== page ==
I'm just getting into LibraryThing. It's social networking for book geeks, so it's surprising it took me so long. Here's my catalog. I'm also linking to it on my web page and over on the left here. I don't feel that I have to limit it to books I actually own, so I'm including books that I got from the library and excluding useful but boring books that reside at my home. I think it will be especially useful for remembering what books I've read in the past year that I could recommend to or buy for friends and family. There isn't a specific place to put in year it was read, but I could add that info. I might also find some titles I want to read by looking at who else has read books in my catalog.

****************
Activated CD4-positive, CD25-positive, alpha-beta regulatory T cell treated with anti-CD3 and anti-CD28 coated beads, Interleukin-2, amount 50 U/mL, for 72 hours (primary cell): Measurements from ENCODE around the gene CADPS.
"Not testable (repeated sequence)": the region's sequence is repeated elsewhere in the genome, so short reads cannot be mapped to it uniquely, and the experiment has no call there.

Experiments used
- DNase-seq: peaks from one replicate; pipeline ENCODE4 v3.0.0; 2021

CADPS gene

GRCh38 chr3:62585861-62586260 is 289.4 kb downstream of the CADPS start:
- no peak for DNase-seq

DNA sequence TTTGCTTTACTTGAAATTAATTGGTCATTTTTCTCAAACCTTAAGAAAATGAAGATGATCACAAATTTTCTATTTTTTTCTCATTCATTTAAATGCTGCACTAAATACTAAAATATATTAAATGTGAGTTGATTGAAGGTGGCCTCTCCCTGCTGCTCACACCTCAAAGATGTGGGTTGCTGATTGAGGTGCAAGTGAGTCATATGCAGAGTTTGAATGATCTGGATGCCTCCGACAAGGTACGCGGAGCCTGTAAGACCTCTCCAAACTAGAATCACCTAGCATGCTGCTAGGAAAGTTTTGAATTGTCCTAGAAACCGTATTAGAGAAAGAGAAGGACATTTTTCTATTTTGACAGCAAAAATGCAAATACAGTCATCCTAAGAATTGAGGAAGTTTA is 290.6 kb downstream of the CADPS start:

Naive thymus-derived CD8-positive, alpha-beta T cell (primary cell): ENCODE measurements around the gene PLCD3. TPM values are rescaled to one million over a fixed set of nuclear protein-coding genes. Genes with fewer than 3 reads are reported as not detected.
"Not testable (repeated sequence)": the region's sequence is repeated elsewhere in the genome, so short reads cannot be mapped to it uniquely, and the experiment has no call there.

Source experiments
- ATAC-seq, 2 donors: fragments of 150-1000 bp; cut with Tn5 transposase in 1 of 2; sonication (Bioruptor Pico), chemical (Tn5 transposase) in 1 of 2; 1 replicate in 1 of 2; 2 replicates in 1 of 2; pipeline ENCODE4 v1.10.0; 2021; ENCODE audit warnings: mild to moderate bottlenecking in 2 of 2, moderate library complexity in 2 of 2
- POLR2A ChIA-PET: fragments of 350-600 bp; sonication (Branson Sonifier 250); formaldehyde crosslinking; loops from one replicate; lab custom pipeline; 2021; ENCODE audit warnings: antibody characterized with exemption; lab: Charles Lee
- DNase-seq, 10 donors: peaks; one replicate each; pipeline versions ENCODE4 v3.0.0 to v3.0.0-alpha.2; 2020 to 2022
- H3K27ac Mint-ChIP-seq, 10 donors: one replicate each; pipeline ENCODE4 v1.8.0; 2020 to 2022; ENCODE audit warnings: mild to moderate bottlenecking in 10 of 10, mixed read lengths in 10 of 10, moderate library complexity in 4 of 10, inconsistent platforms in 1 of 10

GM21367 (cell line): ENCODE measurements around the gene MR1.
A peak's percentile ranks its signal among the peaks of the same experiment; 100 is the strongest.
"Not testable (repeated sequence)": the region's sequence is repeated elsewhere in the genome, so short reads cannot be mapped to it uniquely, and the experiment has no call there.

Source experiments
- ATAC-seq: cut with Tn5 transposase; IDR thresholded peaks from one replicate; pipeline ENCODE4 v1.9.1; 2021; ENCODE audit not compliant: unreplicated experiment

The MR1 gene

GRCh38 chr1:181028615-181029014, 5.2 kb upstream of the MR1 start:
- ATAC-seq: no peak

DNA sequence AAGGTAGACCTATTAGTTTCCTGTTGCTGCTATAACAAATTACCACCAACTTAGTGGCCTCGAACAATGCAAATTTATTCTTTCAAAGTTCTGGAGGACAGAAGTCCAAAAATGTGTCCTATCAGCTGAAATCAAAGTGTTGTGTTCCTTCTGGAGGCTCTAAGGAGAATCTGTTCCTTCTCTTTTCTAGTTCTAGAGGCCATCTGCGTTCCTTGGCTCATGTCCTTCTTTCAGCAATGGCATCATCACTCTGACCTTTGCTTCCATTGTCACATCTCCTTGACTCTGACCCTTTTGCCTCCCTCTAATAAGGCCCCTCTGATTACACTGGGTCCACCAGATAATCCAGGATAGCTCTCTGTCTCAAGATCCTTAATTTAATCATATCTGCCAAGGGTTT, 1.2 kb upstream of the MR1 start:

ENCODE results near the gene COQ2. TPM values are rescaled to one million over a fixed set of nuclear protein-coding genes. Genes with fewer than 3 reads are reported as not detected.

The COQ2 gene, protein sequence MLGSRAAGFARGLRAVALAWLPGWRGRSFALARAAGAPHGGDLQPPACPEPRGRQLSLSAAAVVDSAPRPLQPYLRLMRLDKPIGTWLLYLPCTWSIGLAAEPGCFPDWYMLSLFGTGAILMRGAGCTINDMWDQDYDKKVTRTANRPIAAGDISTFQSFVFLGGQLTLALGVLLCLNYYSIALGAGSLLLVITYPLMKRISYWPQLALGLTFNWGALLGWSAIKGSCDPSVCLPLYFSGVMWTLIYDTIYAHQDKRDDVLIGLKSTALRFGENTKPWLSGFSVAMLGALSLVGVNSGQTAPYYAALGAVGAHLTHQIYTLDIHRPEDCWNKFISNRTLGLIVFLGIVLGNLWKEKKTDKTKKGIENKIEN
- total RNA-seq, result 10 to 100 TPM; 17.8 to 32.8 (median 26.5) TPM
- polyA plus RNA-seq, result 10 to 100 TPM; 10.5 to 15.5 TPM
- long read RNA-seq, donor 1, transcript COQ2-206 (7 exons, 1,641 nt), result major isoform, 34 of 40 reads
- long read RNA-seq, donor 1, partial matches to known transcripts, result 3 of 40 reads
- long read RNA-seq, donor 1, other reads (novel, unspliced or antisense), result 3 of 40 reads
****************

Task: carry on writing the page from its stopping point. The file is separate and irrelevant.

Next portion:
Jason had an insightful post on newspapers in the Internet Age on his blog wherein he suggested we donate to keep the watchdogs of the press going. In an aside, he mentioned subscriptions for music: To be honest, it's the same thing with music downloads. I've been screaming for monthly subscriptions for years now, and they're still not here. (At least not on the scale of an iTunes or Amazon.) Of course, I had to respond. Jason: I'm sorry to hear you've been screaming for years--you must be very hoarse. I believe the service you're looking for is called Rhapsody . I don't know what counts as "the same scale", but they have ads on TV. I don't know why anyone would pay $12.99/month to rent music, though. I want to own my music, I don't want some company to be able to take my access away or jack up the price at a whim. Rhapsody's main market must be people who don't own much music, have a lot of electronic devices but no interest